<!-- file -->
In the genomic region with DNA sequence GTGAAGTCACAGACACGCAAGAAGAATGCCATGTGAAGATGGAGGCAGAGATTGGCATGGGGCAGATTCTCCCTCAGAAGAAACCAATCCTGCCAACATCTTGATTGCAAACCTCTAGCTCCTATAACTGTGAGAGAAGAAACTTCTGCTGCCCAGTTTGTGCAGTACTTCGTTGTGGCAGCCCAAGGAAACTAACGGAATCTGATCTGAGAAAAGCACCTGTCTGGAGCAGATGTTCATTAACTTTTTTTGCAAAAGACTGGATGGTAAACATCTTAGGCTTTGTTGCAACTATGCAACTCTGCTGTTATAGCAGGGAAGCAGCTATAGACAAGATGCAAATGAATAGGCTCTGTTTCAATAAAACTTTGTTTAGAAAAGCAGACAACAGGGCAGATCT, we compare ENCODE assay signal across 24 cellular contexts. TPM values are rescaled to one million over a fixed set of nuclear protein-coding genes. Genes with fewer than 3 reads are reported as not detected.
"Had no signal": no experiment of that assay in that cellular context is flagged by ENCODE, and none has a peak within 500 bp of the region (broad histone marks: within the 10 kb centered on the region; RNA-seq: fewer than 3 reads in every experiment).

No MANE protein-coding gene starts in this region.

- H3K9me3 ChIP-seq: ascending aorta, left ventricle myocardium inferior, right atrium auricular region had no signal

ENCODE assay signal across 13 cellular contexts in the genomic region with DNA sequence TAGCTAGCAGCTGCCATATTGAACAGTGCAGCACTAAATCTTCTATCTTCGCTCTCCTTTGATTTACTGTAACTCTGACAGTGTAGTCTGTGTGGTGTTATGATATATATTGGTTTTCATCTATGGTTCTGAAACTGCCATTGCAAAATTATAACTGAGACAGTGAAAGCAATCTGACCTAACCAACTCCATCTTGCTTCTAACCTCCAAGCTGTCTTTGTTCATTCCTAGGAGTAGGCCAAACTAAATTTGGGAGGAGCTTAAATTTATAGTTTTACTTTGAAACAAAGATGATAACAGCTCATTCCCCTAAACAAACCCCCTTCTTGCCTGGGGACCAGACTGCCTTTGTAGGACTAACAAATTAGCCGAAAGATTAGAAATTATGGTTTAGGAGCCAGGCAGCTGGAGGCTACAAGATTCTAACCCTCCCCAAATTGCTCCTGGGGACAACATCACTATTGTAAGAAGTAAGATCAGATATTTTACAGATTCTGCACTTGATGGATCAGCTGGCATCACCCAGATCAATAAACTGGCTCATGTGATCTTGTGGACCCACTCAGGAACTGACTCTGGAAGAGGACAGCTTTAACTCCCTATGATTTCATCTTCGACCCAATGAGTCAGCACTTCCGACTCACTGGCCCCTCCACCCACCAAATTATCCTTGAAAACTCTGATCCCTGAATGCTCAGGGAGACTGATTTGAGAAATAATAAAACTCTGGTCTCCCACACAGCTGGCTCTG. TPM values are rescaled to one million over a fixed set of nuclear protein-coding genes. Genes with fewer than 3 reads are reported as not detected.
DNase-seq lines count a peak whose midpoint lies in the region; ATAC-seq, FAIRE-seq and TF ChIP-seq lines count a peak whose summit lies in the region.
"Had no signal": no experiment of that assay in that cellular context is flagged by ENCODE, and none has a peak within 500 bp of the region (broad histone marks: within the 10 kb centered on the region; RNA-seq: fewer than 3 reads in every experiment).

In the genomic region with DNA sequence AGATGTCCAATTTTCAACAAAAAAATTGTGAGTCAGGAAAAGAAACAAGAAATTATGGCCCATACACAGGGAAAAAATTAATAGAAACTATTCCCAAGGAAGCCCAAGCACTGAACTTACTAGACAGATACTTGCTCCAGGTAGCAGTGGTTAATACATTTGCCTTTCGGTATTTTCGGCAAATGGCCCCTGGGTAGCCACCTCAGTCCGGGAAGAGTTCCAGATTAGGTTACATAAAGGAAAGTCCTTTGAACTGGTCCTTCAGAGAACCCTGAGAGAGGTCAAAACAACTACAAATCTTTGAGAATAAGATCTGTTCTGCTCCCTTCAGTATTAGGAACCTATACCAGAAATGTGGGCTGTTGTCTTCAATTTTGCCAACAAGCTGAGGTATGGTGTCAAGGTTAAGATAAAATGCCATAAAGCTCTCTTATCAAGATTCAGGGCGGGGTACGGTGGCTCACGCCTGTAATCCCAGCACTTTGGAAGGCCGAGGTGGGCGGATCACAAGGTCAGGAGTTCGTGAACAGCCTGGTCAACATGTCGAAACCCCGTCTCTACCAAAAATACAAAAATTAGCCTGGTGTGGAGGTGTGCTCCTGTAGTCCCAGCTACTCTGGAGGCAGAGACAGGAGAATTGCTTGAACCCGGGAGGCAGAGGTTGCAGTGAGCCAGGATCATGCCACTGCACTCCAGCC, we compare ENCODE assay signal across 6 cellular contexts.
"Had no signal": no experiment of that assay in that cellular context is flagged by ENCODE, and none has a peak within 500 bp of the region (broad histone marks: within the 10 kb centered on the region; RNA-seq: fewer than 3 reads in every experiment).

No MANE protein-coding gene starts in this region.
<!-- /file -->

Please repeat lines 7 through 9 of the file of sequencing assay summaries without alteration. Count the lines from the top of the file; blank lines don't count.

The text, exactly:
"Had no signal": no experiment of that assay in that cellular context is flagged by ENCODE, and none has a peak within 500 bp of the region (broad histone marks: within the 10 kb centered on the region; RNA-seq: fewer than 3 reads in every experiment).

In the genomic region with DNA sequence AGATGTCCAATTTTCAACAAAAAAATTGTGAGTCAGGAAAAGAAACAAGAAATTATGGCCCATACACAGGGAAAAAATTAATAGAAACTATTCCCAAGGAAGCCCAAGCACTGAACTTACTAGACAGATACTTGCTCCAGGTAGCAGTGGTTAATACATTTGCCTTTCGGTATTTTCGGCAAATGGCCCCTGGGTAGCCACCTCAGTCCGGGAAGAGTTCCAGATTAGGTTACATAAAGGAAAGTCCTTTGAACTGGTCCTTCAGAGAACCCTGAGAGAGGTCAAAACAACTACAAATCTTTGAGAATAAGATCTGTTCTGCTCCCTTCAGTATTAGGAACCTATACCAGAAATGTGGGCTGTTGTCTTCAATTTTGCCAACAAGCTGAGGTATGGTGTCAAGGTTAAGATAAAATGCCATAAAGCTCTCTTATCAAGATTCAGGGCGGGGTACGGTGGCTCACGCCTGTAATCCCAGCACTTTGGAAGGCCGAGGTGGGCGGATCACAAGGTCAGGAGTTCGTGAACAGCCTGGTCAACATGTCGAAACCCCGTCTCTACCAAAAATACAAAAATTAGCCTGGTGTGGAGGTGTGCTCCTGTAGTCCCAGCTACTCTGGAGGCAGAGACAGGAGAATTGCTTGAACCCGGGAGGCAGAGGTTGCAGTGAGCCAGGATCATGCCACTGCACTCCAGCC, we compare ENCODE assay signal across 6 cellular contexts.
"Had no signal": no experiment of that assay in that cellular context is flagged by ENCODE, and none has a peak within 500 bp of the region (broad histone marks: within the 10 kb centered on the region; RNA-seq: fewer than 3 reads in every experiment).